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Shipmate Awards


"These are representations of the various medals
that were awarded to some members of the VO-67 Squadron."

Distinguished Flying Cross
VO-67 Distinguised Flying Cross

Awarded to ADJ2 Kerry R. Bignall


Authorized on July 2, 1926, and amended January 8, 1938. the Distinguished Flying Cross is awarded to any officer and enlisted member of the United States Armed Forces who shall distinguish themselves by heroism in an aerial flight, subsequent to November 11, 1918. The first award was made to Capt. Charles A. Lindbergh for his solo flight across the Atlantic. Order recipients include Commander Richard E. Byrd, for his historic flight over the North Pole, and aviatrix Amelia Earhart.

SECNAV Instructions 1650.1G (216 Page PDF File)
CHAPTER 2 - Military Decorations
Section 3 - Requirements
Page 2-16

6.  Distinguished Flying Cross (DX)

     a.  Authorization. 10 U.S.C. 6245.

     b.  Eligibility Requirements. Awarded to any person who, while serving in any capacity with the U.S. Navy or the U.S. Marine Corps, distinguishes himself/herself by heroism or extraordinary achievement while participating in an aerial flight. To justify this decoration for heroism, an act in the face of danger, well above those actions performed by others engaged in similar flight operations, is required; for achievement, the results accomplished must be so exceptional as to render them conspicuous among those accomplished by others involved in similar circumstances.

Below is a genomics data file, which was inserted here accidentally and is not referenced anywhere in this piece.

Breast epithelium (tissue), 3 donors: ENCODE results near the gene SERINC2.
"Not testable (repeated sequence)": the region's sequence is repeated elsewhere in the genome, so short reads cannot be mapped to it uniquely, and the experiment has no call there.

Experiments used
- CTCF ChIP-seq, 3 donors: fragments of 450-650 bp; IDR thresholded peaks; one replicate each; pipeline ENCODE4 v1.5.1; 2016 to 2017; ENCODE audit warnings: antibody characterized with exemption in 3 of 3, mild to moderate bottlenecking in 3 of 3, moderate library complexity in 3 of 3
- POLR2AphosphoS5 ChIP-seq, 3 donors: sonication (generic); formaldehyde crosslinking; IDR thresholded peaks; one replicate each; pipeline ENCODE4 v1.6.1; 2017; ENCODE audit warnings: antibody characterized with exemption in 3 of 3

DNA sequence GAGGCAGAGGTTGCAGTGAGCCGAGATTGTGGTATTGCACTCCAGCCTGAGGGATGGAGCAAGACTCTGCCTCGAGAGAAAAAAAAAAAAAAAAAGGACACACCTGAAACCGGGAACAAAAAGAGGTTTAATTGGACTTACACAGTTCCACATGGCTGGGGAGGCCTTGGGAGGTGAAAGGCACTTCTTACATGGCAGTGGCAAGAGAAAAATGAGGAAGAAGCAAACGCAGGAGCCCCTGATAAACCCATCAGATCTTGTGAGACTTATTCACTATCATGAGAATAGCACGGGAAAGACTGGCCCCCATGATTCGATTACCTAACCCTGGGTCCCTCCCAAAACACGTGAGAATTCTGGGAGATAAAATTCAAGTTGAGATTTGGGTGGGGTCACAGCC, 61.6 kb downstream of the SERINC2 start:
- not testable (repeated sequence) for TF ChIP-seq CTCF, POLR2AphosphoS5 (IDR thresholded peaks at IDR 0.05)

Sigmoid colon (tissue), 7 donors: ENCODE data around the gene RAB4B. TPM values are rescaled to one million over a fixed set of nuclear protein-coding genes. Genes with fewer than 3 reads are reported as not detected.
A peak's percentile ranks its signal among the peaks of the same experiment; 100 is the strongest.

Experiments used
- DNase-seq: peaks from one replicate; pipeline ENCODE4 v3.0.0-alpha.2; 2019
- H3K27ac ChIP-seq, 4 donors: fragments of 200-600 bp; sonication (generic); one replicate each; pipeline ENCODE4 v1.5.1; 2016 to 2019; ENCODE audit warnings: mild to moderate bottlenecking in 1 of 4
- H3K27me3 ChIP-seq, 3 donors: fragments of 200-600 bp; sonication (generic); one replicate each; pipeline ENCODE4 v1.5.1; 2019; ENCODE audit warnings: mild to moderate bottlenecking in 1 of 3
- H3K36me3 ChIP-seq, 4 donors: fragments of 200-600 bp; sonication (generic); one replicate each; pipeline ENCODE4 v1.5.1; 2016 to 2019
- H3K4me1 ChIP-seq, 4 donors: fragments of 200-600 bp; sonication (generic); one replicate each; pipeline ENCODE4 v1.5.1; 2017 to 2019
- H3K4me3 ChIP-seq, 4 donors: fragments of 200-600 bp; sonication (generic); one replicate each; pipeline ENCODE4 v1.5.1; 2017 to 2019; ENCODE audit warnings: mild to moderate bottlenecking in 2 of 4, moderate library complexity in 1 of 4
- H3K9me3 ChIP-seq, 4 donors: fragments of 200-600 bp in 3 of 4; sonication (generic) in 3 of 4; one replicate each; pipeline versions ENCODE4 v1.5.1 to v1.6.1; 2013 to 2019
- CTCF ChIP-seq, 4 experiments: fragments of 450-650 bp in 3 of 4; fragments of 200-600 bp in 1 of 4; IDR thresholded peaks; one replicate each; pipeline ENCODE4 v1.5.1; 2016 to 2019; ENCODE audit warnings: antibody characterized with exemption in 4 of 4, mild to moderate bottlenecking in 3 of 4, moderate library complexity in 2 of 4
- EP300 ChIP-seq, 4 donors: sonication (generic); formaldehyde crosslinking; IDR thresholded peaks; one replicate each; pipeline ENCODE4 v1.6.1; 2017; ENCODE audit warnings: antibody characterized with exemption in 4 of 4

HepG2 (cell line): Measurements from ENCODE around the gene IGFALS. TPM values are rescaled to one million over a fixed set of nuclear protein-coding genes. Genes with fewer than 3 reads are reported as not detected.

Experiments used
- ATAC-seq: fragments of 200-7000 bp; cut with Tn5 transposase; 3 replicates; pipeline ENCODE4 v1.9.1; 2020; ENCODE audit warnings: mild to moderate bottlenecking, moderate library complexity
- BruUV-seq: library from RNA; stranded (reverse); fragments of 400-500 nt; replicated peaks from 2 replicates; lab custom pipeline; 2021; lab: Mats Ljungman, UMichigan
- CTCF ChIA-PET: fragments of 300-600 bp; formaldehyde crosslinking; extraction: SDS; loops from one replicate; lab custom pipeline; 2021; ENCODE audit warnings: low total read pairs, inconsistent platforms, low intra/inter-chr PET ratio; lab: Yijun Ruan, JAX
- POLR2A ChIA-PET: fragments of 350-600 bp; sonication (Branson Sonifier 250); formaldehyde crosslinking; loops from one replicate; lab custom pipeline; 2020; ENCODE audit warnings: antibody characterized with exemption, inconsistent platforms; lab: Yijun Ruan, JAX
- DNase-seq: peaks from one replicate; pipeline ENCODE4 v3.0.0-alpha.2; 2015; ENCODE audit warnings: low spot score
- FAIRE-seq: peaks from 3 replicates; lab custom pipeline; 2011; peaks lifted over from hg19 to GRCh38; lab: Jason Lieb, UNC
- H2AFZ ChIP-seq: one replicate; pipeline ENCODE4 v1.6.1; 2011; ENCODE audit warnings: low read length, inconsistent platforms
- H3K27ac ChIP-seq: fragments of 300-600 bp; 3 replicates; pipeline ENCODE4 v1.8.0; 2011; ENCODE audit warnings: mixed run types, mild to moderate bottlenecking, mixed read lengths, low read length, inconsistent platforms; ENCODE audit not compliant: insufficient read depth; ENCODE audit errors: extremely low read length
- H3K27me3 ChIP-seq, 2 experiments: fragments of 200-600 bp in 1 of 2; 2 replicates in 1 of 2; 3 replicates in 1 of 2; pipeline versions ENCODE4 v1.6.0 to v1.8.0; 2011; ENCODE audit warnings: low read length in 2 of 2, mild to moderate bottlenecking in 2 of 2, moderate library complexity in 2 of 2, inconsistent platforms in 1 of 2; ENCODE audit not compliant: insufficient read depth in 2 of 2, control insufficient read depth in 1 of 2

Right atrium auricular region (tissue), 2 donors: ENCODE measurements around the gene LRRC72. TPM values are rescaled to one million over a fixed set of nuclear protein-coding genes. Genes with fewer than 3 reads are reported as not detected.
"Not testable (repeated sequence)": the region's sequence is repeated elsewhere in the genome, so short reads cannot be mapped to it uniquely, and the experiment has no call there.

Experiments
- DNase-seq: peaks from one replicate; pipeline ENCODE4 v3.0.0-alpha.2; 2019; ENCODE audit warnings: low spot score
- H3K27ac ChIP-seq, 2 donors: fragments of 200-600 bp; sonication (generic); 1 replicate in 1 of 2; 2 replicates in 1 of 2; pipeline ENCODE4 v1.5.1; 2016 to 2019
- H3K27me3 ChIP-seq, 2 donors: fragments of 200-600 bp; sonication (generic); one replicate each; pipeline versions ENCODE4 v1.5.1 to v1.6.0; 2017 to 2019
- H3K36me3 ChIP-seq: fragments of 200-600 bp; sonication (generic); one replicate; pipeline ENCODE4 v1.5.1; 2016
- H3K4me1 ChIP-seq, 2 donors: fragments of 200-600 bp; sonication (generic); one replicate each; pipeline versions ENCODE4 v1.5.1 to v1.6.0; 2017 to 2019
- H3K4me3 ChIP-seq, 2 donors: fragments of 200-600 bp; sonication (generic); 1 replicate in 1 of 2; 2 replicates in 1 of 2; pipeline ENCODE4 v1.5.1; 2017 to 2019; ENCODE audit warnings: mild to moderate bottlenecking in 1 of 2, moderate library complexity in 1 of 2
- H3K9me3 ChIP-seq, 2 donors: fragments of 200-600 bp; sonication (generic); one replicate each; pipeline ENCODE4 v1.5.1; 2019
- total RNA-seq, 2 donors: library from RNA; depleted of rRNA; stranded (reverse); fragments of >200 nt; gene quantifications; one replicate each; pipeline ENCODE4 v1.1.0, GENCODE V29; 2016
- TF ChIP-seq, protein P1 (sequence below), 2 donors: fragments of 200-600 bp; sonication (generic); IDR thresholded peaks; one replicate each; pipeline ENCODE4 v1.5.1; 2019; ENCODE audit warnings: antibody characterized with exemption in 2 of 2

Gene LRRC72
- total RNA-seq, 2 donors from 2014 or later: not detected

(1)  In adjudging the appropriate awards for the various members of a flight crew, it is considered that the pilot responsible for flying the aircraft is sometimes eligible for a higher award than other members of the flight crew. However, in a two-seat aircraft where the pilot and crewmember constitute a team and function as an integral part of the weapons system, both would generally be eligible for the same award. A crewmember other than the pilot should not be precluded from receiving a higher award if circumstances so indicate. Each case will be considered on its own merits.

        (2)  Establishment of a new aerial record does not necessarily qualify as an extraordinary achievement in aerial flight.

     c.  Combat Distinguishing Device. The Combat Distinguishing Device may be authorized for valor (heroism) after 4 April 1974.

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